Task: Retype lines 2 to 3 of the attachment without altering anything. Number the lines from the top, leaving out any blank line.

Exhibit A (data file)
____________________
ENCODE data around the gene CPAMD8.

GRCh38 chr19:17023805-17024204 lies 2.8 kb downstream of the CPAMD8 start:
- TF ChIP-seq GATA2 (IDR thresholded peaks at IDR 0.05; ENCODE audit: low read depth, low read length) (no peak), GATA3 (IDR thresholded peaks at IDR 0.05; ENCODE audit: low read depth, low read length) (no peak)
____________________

GRCh38 chr19:17023805-17024204 lies 2.8 kb downstream of the CPAMD8 start:
- TF ChIP-seq GATA2 (IDR thresholded peaks at IDR 0.05; ENCODE audit: low read depth, low read length) (no peak), GATA3 (IDR thresholded peaks at IDR 0.05; ENCODE audit: low read depth, low read length) (no peak)